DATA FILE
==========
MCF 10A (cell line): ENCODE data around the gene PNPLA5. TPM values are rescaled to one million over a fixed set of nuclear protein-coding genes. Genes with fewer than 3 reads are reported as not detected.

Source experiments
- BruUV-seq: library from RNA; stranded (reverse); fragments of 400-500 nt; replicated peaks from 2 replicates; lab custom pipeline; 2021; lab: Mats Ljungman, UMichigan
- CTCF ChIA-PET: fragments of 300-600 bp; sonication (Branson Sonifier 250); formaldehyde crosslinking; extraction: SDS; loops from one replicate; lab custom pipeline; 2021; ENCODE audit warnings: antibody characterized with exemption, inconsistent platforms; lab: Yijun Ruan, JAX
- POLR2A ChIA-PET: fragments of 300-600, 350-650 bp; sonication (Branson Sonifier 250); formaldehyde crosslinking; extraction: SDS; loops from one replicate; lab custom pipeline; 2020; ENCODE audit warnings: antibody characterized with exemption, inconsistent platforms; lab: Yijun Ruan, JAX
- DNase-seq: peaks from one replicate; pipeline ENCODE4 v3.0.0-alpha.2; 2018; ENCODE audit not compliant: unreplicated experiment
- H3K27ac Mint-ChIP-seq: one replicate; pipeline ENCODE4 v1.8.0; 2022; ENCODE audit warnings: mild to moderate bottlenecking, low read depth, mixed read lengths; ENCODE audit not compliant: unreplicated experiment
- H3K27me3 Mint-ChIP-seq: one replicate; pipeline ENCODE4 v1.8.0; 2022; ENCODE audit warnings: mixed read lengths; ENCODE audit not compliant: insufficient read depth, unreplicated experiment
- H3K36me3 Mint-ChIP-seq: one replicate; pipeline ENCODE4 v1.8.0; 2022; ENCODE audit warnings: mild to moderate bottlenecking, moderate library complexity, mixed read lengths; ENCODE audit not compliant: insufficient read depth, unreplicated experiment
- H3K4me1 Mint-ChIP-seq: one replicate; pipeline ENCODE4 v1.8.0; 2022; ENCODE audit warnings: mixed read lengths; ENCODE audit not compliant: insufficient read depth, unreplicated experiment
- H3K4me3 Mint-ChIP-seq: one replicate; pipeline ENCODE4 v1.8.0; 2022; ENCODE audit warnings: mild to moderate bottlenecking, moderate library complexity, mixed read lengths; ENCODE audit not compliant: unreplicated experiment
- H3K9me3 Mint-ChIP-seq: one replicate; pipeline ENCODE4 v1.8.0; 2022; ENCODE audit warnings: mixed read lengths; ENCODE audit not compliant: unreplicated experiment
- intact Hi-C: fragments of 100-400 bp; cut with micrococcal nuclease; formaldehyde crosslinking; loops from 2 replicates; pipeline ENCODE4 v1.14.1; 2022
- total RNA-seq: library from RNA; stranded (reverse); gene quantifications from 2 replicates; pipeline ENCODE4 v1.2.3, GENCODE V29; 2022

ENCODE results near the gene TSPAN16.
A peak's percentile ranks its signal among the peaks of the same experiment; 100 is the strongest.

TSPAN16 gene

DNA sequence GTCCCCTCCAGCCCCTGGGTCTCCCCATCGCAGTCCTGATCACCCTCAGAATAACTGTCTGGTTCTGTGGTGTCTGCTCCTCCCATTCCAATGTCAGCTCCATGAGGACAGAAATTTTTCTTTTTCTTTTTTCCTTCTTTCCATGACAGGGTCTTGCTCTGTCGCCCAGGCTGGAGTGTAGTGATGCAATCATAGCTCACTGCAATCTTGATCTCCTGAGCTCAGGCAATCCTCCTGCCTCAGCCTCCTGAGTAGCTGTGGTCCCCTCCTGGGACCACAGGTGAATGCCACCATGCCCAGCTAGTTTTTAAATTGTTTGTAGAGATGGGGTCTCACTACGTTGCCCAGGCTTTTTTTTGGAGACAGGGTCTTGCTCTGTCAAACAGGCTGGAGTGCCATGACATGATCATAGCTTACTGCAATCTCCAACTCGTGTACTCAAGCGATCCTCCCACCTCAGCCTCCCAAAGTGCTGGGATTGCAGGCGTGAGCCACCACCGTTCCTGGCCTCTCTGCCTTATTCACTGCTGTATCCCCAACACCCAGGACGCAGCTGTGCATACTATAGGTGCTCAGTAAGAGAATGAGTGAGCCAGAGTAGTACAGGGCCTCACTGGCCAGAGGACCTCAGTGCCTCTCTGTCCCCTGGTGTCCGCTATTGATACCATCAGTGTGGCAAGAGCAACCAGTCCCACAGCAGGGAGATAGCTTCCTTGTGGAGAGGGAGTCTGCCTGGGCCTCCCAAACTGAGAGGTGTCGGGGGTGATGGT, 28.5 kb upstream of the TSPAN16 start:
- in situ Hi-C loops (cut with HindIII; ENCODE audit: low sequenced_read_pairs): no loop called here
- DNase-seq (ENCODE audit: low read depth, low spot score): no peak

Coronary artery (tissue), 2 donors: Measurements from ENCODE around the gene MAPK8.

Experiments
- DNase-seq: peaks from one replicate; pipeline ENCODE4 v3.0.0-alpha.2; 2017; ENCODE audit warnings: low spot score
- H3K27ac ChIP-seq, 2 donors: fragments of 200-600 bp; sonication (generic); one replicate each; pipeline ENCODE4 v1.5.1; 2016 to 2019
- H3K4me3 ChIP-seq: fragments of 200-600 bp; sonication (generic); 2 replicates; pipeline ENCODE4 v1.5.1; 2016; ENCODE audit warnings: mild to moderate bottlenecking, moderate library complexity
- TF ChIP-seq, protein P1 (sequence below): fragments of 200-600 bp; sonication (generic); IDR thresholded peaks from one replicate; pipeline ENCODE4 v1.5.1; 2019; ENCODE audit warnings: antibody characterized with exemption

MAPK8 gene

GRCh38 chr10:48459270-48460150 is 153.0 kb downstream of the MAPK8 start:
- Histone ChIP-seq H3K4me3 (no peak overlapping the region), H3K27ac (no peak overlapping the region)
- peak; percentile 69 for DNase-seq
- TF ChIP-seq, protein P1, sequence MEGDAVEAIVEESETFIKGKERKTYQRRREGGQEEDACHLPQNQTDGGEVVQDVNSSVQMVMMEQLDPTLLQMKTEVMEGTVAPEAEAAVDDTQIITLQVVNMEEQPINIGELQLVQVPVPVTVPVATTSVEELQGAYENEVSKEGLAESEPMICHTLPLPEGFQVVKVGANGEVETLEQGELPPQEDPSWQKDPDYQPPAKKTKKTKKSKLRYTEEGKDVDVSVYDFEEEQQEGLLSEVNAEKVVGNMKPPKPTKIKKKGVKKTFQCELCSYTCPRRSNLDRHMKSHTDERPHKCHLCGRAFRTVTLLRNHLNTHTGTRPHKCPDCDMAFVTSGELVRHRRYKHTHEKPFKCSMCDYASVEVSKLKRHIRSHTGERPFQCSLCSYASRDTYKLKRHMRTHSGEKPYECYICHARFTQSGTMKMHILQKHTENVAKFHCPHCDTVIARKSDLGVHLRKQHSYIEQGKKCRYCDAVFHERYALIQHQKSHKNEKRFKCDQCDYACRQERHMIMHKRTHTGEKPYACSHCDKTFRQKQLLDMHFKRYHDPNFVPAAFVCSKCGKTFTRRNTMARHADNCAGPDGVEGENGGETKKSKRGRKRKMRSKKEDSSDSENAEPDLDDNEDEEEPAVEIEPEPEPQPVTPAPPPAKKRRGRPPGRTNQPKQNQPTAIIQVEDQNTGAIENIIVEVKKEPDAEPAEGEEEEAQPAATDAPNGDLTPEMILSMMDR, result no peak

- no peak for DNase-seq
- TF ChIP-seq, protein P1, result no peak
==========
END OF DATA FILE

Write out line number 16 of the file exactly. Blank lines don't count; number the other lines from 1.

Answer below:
A peak's percentile ranks its signal among the peaks of the same experiment; 100 is the strongest.